Sofia Lafuente’s name translates as ‘the fountain’ and it seems that she’s at a point in her artistic life where her music is flowing in a very powerful way. Out on all platforms, her stunning new single ‘Good Intentions’ is certainly more introspective than her debut EP ‘Control’. It marks a new direction sonically for this talented multi-faceted artist as she sings in her native Spanish for the first time and this track really does serve to illustrate her ability to tell a story and bring it to life in a dramatically relatable way.
Speaking of the new single, Sofia says:
“I finished ‘Good Intentions’ while I was back with my family in Spain during lockdown. It sounds cheesy but hearing it now, for me it’s kind of all about living without regrets. There were so many things in my life that I could not control and I could not predict at that point, that I wanted to celebrate the feeling of just jumping into something because you want to try, and that sometimes can be enough. I wanted it to sound like a confession between two people in the middle of the night. It’s also the first song of mine where I’m singing in Spanish and that may not have happened had I not been in Spain with a lot of time to reflect and connect to the place I came from.”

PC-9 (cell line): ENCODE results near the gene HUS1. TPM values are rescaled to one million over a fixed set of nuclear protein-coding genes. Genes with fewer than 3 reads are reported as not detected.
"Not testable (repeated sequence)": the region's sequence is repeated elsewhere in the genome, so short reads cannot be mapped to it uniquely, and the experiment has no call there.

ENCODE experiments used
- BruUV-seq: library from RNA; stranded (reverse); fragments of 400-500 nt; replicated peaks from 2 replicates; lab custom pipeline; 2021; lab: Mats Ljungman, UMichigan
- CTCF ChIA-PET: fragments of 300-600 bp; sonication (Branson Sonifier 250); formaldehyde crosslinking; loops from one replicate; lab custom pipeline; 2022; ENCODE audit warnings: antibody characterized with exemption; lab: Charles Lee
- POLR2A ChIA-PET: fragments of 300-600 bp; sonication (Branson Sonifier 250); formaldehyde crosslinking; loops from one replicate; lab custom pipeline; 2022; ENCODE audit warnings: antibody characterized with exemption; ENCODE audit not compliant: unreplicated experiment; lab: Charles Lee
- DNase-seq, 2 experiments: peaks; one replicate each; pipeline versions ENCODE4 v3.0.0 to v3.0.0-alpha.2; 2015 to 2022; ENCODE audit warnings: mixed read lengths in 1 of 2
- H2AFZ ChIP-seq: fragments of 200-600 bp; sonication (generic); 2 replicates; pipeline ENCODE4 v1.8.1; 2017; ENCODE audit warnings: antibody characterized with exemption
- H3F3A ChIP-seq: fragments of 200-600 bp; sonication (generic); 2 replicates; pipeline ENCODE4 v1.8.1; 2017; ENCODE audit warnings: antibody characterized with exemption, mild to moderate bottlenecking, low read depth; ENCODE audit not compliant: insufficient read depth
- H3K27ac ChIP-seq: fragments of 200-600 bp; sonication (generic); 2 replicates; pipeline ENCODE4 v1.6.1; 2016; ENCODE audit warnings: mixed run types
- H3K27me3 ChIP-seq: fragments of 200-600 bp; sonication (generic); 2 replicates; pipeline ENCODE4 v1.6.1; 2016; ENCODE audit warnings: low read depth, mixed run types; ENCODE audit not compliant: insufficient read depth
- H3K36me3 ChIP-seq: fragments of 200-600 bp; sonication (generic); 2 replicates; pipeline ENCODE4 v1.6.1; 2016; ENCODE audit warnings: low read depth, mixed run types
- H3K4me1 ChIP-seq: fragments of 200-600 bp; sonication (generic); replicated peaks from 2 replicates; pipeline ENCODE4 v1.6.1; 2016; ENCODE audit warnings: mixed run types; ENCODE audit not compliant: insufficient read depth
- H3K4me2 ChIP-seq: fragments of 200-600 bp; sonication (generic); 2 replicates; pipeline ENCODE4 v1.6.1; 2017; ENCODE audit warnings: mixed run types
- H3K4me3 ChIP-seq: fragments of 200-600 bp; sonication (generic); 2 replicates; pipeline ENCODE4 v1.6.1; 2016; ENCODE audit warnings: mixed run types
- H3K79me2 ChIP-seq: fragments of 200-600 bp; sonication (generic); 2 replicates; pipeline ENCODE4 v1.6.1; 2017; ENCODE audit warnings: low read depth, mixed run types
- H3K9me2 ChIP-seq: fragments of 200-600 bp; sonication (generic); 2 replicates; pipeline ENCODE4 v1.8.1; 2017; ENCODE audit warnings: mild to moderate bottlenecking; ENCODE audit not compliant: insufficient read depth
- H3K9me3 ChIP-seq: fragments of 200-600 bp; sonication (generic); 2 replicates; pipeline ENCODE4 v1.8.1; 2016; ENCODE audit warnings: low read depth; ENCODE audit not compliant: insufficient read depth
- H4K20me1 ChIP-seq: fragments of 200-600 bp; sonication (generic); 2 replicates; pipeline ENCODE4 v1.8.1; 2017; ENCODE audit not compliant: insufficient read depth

Born in America, and raised across Europe by an American father and a Spanish Mother, Sofia has been making music for most of her life as a way to escape from the shifting tides of her transcontinental upbringing that always made her feel like the new girl at school, the outsider.
“Wherever I would go, if I was new or I was feeling out of place, music was the thing that made me feel completely free.”
‘Good Intentions’ feels like Sofia has found her musical direction and feels stronger and more assured than ever before. I was lucky enough to chat with an artist who I feel will go from strength to strength as she develops.
EP: Sofia, fans of your EP are going to love the new single, ‘Good Intentions’, it seems to retain all the positives from the EP but add an extra layer of storytelling delivered with your usual seemingly effortless vocal. The song seems to be quite personal, like former single ‘Here Again’; is there a story behind the lyrics?
SF: Thank you! Absolutely… I’m an over thinker, as I established with the first ep and ‘Good Intentions’ is really just a song about taking a leap of faith into a relationship where all the odds were stacked against us. I very much made a conscious decision to not use my head and follow my heart, because I realised that what I was feeling for this person is an incredibly rare thing and I would have regretted never trying